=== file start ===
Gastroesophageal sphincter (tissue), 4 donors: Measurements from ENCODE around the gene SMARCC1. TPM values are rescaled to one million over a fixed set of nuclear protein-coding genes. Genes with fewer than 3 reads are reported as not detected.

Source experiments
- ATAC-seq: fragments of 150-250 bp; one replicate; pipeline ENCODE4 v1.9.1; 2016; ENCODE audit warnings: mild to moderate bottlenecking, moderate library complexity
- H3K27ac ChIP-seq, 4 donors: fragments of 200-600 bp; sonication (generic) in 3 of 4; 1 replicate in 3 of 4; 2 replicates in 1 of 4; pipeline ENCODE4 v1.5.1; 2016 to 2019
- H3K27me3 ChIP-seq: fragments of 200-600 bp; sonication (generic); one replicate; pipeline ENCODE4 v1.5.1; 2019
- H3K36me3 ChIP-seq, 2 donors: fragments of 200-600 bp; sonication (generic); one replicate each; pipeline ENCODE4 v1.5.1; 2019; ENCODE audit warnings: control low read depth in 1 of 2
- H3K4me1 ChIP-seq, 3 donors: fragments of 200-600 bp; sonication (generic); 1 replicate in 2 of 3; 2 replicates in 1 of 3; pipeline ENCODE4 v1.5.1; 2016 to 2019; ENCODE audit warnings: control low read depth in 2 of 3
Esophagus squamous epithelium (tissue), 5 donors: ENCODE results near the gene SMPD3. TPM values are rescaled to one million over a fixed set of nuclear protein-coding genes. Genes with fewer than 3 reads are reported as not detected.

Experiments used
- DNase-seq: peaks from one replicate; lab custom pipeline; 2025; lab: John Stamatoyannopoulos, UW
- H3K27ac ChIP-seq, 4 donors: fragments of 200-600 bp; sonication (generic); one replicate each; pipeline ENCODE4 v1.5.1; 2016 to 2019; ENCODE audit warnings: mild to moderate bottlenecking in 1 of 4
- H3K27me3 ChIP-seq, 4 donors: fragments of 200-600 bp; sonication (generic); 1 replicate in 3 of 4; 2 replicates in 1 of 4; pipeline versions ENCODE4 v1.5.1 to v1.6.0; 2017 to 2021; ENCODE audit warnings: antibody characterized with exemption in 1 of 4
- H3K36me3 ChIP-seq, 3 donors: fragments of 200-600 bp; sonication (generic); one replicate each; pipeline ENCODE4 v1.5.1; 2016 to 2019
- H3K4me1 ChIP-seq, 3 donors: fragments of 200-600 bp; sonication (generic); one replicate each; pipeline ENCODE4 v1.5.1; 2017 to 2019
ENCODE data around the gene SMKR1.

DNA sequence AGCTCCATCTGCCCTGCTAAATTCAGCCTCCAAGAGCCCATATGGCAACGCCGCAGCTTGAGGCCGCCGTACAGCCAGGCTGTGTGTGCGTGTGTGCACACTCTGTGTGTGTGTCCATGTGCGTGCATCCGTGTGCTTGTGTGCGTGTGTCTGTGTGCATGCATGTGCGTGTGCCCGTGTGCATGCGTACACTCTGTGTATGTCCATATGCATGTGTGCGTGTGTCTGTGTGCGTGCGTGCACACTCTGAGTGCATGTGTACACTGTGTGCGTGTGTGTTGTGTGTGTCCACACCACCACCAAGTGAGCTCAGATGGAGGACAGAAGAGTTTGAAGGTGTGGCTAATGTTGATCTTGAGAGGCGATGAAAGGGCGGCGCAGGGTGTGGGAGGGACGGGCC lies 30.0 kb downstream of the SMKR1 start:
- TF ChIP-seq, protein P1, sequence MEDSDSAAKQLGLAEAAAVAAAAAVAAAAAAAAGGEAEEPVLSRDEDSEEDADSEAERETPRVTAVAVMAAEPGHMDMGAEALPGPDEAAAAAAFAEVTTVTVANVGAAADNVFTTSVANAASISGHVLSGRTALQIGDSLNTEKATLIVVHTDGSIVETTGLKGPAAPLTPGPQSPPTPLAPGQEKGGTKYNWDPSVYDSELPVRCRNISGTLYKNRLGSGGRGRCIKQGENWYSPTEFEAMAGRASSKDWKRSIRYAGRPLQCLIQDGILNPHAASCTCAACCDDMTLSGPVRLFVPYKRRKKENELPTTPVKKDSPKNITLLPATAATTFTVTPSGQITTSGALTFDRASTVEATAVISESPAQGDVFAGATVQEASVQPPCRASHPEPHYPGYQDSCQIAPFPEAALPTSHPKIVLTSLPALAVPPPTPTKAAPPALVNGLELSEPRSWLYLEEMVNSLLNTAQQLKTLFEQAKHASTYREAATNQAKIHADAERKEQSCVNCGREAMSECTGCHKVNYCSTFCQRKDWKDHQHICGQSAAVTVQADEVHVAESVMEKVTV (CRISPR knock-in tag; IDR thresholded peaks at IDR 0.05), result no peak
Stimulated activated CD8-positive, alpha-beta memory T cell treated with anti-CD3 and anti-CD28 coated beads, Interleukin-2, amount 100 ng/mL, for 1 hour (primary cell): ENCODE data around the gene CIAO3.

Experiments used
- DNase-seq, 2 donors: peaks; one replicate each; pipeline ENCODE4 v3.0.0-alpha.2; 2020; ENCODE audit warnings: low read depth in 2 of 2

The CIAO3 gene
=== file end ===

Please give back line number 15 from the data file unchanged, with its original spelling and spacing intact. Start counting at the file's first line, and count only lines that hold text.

ENCODE data around the gene SMKR1.